Sweden's central bank held its benchmark repo rate steady at 1.0 percent, saying there were positive signs of stronger economic activity but the interest rate needs to remain at this low level over the coming year to support the economy and ensure that inflation rises to the bank's target.
The Riksbank, which cut rates by 75 basis points in 2012, said a low repo rate for the next year should help push up inflation toward 2 percent by mid-2014 but it also cautioned that "household debt as a percentage of their income is still high and the risk this entails for the economy in the long run still remain."
Sweden's economy is still affected by the euro area's crises and this will lead to weak growth in the first half of the year, but the unease on financial markets has declined and households and companies, both in Sweden and abroad, have become slightly more optimistic about the future, the bank said.
"At the same time, developments in the emerging economies are strong and the recovery in, for instance, the United States is continuing. Altogether, this implies that Swedish GDP growth will gradually increase over the year, although there is a risk of setbacks," the executive board said.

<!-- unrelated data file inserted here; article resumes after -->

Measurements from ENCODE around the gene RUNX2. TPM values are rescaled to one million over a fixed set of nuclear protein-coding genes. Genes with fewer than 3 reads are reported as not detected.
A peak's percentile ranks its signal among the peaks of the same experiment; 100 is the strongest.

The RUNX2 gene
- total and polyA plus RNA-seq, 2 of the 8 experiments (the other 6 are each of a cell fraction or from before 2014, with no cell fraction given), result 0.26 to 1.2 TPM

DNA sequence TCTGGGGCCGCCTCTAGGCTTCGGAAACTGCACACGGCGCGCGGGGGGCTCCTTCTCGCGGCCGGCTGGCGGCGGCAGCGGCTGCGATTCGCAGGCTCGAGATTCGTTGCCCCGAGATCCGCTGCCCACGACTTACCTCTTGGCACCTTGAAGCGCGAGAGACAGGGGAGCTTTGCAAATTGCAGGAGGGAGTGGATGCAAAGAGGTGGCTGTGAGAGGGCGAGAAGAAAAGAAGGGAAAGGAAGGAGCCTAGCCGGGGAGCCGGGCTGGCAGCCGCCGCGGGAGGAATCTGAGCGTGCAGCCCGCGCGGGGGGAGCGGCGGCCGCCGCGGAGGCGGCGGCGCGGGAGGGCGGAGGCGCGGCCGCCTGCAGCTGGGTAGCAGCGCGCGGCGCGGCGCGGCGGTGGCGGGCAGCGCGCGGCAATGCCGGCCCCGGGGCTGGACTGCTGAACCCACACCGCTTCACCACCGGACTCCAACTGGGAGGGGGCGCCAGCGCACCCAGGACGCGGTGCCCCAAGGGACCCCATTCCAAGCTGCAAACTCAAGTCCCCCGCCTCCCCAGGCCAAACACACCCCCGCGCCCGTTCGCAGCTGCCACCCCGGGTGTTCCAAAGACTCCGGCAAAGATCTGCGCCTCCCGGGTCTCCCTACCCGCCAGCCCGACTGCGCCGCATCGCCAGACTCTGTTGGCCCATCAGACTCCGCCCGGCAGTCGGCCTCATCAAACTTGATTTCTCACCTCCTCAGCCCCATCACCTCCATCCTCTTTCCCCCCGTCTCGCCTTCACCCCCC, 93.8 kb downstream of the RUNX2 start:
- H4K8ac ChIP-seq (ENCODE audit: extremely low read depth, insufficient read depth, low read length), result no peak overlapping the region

The Riksbank's latest forecast showed that the repo rate is first expected to rise to 1.2 percent in the first quarter of 2014, slightly down from the December forecast of 1.3 percent, and then rise to 2.0 percent in the first quarter of 2015, the same as the previous forecast. The repo rate is forecast to hit 2.7 percent by the first quarter of 2016.
Consumer price inflation is forecast to decline to an average 0.4 percent in 2013 from 0.9 percent in 2012 and then hit 2.1 percent in 2014, below the December forecast of 2.3 percent.
Sweden's headline inflation rate was negative for the second month in a row in December, down 0.1 percent, the same as in November.
The upside risks to the Riksbank's repo rate forecast is that Asian and U.S. economic growth could be stronger than expected, while the repo rate path could be lower if unemployment were to rise more than expected and inflation was lower than expected.
Sweden's Gross Domestic Product expanded by 0.50 percent in the third quarter from the second, down from the second quarter's expansion of 0.7 percent and the first quarter's 0.8 percent. The annual rate in the third quarter was only 0.70 percent.
Two of the Riskbank's board members entered reservations against the decision to hold rates steady. Deputy Governor Karolina Ekholm wanted the rate to be cut to 0.75 percent and Deputy Governor Lars E.O. Svensson wanted the rate to be cut to 0.50 percent.